BENDIGO'S first confirmed coronavirus patient has been given the all-clear, having recovered in less than two weeks.
But he knows how different his story could have been, and has urged people to take measures to limit the spread of the virus seriously.
The young man, who has requested to remain anonymous, is believed to have been infected with COVID-19 while in London, where he had been living and studying.
"I did not get it through an apparent close contact," he said.
Nor does he seem to have infected any of the many friends he saw before leaving for what he then thought would be six months.
The situations in both Australia and the United Kingdom have since changed.
There was barely a sign of the young man's impending diagnosis during the flight home, other than a runny nose during the second leg of the journey.
He wore a mask anyway, and said many of the plane's other passengers took similar precautions.
Some passengers had antibacterial wipes. The young man couldn't find any in the London supermarkets before he left, so he stuck to hand sanitiser.
He shared a car ride home from Melbourne Airport with his father.
They were as careful as they could be - the young man said he wore a mask and didn't make physical contact with his father.
Yet, his father was Bendigo's second confirmed COVID-19 patient.
The young man said his father was doing better, but had yet to fully recover.
Initial symptoms in the young man's case were mild.
"I just had a slight cough - more of a sneeze, coming again and again. It wasn't dry at all," he said.
Every now and again he felt a bit of a chill.
"I thought, initially, I might not have the coronavirus. I might just have a flu," the young man said.
His symptoms intensified so much that he called the Victorian coronavirus helpline during his second full day in Australia.
Medical experts recommended the young man for testing because he had recently returned from overseas.
He said knew he had coronavirus long before he received the result, three days later.
"I've never had a cold or flu like that," he said.
"When I'd just be sitting down and I'd move... you know when you just feel like your head is full?
"When I started walking too much I'd get shortness of breath."
He said he and his family were vigilant about the 14-day self-isolation period returned travellers had to undertake.
The only Australian places he visited while infectious were the airport, the car his father drove to pick him up, and the family home in Bendigo.
The day the young man received the positive test result and the two days prior were when his symptoms were at their worst.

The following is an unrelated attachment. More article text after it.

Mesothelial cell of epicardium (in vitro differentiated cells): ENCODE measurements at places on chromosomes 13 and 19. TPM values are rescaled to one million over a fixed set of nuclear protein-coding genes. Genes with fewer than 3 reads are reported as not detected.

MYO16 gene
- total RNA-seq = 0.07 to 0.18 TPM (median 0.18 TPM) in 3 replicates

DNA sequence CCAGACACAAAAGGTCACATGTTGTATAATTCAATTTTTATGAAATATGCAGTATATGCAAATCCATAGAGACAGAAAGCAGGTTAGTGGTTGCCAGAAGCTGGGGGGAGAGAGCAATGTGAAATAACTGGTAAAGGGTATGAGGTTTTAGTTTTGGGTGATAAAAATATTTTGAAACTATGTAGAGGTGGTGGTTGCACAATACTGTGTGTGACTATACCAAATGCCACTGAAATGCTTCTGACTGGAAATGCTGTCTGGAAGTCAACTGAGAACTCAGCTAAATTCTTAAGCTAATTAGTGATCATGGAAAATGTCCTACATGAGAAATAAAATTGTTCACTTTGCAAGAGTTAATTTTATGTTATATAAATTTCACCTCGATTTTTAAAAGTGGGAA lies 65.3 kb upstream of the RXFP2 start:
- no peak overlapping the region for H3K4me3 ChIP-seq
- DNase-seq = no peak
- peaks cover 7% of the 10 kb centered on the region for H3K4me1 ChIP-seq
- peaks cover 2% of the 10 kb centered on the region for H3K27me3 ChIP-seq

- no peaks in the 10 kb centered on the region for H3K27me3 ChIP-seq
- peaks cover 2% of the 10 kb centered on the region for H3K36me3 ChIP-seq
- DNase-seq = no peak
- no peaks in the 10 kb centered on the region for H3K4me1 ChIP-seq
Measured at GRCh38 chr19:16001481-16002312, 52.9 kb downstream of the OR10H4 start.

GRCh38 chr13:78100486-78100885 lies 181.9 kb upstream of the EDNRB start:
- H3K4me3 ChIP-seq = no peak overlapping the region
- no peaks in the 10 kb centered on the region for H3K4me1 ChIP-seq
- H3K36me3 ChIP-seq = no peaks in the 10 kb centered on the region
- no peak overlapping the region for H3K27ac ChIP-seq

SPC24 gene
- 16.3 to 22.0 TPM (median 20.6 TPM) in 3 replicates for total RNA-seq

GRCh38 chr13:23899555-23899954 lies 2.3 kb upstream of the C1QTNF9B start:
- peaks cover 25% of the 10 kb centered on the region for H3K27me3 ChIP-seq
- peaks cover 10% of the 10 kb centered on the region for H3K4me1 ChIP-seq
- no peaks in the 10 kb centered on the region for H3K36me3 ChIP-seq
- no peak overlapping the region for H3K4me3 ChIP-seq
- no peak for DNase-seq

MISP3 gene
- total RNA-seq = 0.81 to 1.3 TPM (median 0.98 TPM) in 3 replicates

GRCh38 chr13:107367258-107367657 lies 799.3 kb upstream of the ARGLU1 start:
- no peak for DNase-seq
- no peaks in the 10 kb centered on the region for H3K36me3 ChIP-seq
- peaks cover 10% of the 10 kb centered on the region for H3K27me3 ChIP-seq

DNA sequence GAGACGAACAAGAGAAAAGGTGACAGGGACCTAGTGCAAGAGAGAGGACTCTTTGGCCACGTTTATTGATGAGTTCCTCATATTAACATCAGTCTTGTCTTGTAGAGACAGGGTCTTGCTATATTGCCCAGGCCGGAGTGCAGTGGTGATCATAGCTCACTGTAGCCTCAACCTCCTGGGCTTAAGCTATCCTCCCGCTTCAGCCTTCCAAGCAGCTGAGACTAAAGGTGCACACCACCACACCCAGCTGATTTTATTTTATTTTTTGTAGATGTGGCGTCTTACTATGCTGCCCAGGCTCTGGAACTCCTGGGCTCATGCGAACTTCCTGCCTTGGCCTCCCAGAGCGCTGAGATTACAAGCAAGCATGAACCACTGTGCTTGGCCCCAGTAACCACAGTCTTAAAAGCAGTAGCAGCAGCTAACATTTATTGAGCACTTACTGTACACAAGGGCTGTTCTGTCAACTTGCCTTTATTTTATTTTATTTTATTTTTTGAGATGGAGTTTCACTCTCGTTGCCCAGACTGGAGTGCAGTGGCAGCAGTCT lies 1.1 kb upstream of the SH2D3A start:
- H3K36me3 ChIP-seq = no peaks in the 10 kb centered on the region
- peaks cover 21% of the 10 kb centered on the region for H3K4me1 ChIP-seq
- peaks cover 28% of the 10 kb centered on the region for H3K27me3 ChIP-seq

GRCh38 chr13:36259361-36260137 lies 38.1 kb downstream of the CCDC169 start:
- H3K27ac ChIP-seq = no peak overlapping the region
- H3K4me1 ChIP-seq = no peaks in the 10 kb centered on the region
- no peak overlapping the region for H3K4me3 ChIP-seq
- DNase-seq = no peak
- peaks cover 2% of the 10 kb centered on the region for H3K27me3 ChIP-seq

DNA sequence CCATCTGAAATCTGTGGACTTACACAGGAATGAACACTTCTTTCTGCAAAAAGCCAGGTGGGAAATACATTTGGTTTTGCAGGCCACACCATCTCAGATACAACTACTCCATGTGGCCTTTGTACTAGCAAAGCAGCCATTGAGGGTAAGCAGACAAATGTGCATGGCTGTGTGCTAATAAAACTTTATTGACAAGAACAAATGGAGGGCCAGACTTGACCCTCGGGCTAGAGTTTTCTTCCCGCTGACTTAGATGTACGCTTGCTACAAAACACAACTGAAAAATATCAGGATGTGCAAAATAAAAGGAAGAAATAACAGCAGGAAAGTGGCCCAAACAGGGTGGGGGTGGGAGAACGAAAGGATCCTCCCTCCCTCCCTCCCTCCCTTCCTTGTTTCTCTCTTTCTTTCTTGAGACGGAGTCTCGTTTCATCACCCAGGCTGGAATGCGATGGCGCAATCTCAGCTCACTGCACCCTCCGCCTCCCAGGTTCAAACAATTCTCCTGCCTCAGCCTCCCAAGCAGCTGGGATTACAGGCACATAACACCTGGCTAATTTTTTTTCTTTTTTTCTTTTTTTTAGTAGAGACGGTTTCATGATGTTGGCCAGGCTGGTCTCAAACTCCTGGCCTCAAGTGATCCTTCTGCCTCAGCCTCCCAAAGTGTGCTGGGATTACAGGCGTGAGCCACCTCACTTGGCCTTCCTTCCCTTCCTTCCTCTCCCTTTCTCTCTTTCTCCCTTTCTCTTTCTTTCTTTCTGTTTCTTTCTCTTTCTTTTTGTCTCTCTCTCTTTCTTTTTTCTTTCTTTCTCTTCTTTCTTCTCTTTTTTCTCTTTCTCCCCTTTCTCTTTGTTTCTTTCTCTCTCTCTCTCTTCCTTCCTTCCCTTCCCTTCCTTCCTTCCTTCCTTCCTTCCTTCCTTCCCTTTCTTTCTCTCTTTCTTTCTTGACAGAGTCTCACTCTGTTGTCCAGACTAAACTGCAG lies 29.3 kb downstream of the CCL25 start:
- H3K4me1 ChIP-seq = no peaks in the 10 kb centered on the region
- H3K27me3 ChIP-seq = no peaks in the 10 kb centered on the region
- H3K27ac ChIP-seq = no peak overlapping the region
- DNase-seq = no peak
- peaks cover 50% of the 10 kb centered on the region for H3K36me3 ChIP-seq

"You feel weightless," he said.
Yet, his body ached, down to his fingers and toes. His nose was runny all the time. He didn't feel like eating and was too uncomfortable to really sleep.
But the young man said he knew it was coronavirus when his sense of taste and smell disappeared.
"I had a mango milkshake and all I could taste was the sugar in it - I couldn't taste the mango," he said.
He ate some rice and all he could taste was salt.
"I took a lot of paracetamol," the young man said.
It helped him endure the worst of his symptoms.
The young man's illness never escalated to the point where he had to be admitted to hospital.
But he said he could see how people with the virus could become critically unwell.
His symptoms started to improve two days after he was diagnosed.
The cough started to lift, the sore throat eased, he had fewer chills, and the body aches subsided.
About six days after receiving his test result, the young man was symptom-free.
The Department of Health told him he had recovered from COVID-19 and was no longer contagious after three consecutive days of good health.
There was no repeat testing, much to the young man's relief.
He said the initial testing process involved swabbing the back of his throat and nose.
The young man received calls from a local health service throughout his illness, tracking his symptoms and his welfare.
"I was very impressed... they were very friendly, very encouraging," he said.
"They were asking about mental health... if you have got someone there to bring food, or we can help you.
"I think some other people who wouldn't be as lucky as me, they'd need the support."
He was cared for by members of his family, who managed to support him while distancing themselves from as much risk as possible.
"The Department of Health called me on the day of diagnosis and on the final day," the young man said.
He said the department was good with contact tracing and was in frequent contact with his family about their wellbeing.
They sent through information about his obligations while he was unwell, and once he was cleared to end self-isolation.
The young man said he was grateful to have recovered the way he did, and was conscious people younger and fitter then him were dying of coronavirus.
"Please try to adhere to the self-isolation rules," the young man said.
"Even if you've developed symptoms and you're not on the list [for testing], stay away.
"Don't let the situation get the better of you".
We have removed our paywall from our stories about the coronavirus. This is a rapidly changing situation and we want to make sure our readers are as informed as possible. If you would like to support our journalists you can subscribe here.